does the need for sustainability to be automatically integrated with all activities.”
Looking to the future When we reach 2020, will sustainability have become successfully meshed into the FM operation? Or is the current torpid rate of economic recovery likely to push sustainability down the list of corporate priorities as organisations re-assess the often sizeable cost of projects? According to Lucy, the national and international carbon reduction targets set for that date could prove to be a wake-up for the industry – if it’s held to be falling short. “2020 is a key year in carbon www.fm-world.co.uk
reduction terms. In the years leading up to it we could see increased scrutiny and regulation from governments reliant on individual organisations to deliver on the targets, leading FMs to focus on their carbonproducing activities.” The obstacle to ensuring sustainability is properly considered in projects is the separation of capital and operational funding, says Black. “When life-cycle costs are considered, many features of projects that fall under a ‘sustainability’ heading make good business sense. However, when investment is separated from operational budgets, the very features that would enable the long-term running costs to be controlled are excluded to save short-term costs. For organisations creating a longterm sustainable business, sustainability in their buildings will play a key role.”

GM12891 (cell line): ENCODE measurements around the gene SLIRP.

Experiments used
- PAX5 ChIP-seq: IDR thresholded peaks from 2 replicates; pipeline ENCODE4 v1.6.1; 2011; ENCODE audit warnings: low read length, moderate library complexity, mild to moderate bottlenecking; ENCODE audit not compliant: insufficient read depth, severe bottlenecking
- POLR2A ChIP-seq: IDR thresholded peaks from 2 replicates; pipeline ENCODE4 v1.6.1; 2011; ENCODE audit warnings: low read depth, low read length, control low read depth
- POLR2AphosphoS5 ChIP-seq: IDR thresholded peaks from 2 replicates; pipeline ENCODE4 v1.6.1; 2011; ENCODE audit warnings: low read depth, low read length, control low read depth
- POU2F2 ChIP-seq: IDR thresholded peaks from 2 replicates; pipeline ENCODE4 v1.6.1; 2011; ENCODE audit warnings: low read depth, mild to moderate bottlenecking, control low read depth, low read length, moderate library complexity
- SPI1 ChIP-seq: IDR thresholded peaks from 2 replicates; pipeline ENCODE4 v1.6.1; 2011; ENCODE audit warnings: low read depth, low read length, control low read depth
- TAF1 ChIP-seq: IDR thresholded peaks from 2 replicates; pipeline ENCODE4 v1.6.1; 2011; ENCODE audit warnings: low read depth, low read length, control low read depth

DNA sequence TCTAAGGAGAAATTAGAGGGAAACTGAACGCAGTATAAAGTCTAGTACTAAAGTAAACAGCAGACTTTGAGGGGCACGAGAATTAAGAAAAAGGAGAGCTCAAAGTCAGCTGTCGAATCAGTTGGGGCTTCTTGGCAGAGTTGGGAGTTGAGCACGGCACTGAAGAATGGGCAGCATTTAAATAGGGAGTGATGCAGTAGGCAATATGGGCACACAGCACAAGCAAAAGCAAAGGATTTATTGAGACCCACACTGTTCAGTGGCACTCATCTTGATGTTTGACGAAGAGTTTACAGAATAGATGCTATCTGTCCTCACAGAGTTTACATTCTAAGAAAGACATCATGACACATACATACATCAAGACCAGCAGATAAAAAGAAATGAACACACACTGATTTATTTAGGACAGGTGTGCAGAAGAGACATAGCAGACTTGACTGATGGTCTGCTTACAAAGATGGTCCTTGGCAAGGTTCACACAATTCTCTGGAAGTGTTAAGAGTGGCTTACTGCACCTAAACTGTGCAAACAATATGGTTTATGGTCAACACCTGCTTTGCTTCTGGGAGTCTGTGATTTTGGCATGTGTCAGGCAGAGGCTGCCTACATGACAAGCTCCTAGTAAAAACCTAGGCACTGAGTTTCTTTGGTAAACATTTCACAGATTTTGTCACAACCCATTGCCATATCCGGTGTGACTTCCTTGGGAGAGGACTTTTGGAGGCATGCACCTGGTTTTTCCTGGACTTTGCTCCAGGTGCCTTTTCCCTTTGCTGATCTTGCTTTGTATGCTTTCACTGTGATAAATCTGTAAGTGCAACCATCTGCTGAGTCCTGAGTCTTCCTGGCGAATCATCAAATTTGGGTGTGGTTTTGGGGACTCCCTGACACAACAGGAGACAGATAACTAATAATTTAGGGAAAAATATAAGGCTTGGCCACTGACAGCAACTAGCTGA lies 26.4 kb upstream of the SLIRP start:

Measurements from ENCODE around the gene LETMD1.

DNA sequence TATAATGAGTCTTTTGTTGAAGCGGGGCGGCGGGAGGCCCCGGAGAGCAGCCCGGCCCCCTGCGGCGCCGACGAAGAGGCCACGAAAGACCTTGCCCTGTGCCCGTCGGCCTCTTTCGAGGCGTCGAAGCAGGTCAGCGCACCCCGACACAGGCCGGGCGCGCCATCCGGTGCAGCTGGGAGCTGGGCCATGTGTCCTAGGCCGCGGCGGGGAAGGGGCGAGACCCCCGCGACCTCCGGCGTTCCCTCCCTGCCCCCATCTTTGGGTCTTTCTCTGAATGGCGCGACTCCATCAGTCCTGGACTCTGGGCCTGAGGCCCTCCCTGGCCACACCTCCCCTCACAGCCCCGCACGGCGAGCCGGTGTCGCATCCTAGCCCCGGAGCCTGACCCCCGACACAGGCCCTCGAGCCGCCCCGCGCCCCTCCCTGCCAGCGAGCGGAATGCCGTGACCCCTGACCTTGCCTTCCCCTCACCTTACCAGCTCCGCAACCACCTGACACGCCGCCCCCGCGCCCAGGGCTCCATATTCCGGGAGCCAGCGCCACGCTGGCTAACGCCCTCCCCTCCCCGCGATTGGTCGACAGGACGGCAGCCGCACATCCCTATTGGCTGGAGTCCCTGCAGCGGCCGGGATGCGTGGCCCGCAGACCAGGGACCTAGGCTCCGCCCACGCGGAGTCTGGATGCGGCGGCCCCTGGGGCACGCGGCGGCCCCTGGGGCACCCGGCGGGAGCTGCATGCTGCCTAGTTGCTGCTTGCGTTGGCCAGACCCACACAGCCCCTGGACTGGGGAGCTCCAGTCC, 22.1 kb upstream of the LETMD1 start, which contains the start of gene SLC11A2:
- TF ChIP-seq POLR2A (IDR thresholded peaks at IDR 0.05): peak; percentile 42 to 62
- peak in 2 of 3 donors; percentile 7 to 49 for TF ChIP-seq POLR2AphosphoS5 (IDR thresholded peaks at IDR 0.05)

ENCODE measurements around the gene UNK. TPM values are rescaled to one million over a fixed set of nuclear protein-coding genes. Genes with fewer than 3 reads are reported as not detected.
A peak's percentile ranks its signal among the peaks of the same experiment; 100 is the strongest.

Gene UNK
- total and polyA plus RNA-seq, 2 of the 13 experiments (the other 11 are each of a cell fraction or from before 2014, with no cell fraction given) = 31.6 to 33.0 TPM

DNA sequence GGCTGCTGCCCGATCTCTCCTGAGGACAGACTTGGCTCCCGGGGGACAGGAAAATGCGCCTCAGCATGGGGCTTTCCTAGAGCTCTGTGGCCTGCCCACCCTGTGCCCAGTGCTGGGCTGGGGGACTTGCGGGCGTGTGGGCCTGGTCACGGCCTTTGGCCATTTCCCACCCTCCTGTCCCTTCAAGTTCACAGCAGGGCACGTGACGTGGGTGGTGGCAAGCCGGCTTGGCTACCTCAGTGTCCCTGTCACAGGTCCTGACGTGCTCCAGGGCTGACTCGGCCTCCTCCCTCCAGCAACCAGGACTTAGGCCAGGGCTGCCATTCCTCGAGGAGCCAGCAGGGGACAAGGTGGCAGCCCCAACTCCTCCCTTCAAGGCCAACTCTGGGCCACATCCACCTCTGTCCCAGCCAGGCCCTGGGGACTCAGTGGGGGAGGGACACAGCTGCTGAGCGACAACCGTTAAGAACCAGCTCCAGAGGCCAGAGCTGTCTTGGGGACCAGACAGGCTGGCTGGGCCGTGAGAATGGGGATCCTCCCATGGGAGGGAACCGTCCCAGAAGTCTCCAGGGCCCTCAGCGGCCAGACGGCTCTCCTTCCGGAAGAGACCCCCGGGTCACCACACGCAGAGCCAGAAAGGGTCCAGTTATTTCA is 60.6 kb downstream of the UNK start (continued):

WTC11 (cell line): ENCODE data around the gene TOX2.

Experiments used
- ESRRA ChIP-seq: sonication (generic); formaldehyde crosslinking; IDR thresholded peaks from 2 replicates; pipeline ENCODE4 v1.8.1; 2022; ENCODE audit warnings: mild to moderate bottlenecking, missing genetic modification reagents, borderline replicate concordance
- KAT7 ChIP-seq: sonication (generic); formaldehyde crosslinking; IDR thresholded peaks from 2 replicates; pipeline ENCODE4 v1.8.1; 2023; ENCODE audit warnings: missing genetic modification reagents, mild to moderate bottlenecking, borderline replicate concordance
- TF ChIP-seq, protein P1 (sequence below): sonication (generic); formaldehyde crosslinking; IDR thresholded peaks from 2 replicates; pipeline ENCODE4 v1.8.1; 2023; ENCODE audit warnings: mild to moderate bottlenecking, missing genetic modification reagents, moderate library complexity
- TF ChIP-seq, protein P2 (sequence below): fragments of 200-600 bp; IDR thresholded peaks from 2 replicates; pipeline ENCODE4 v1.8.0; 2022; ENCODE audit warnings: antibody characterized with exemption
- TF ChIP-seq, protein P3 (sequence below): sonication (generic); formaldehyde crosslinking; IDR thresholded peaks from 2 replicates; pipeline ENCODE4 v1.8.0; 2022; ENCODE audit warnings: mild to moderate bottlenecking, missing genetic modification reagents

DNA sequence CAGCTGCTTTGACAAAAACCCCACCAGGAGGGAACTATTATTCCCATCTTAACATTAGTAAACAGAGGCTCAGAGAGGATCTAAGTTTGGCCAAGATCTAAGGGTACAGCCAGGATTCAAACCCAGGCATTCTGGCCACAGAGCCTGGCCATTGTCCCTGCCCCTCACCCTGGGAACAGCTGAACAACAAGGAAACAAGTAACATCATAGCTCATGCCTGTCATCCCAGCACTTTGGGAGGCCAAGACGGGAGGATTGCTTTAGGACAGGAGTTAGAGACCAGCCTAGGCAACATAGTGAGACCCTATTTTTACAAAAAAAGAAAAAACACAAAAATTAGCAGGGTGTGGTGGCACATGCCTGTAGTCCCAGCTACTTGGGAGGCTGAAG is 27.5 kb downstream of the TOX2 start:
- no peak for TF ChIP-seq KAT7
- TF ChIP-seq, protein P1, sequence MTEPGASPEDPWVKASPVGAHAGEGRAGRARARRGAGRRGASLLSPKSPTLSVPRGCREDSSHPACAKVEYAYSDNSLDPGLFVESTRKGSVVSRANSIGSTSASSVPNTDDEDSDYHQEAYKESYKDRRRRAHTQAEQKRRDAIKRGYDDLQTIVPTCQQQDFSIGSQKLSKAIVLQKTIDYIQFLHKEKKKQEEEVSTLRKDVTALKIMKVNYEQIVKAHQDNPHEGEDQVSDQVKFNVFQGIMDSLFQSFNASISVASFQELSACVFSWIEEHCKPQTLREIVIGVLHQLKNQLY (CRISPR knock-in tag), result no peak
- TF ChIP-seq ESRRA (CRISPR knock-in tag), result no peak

Building services The distinction between hard and soft services in FM has matured over the past eight years, with perhaps an increased focus on the soft side. There’s an argument that the peoplemanagement issues involved in cleaning, security and catering receive more ‘air time’, at the expense of specialist engineering maintenance issues. Yet the need for M&E specialists remains. One change we’ve reported on is the shortage of facilities managers with a solid buildingengineering background. Geoff Prudence, the chairman of the Chartered Institute of Building Service Engineers’ Facilities Management group (CIBSE FM), believes that buildingmaintenance service providers are sometimes moving further afield to attract people with the necessary skillsets. “Getting people with the www.fm-world.co.uk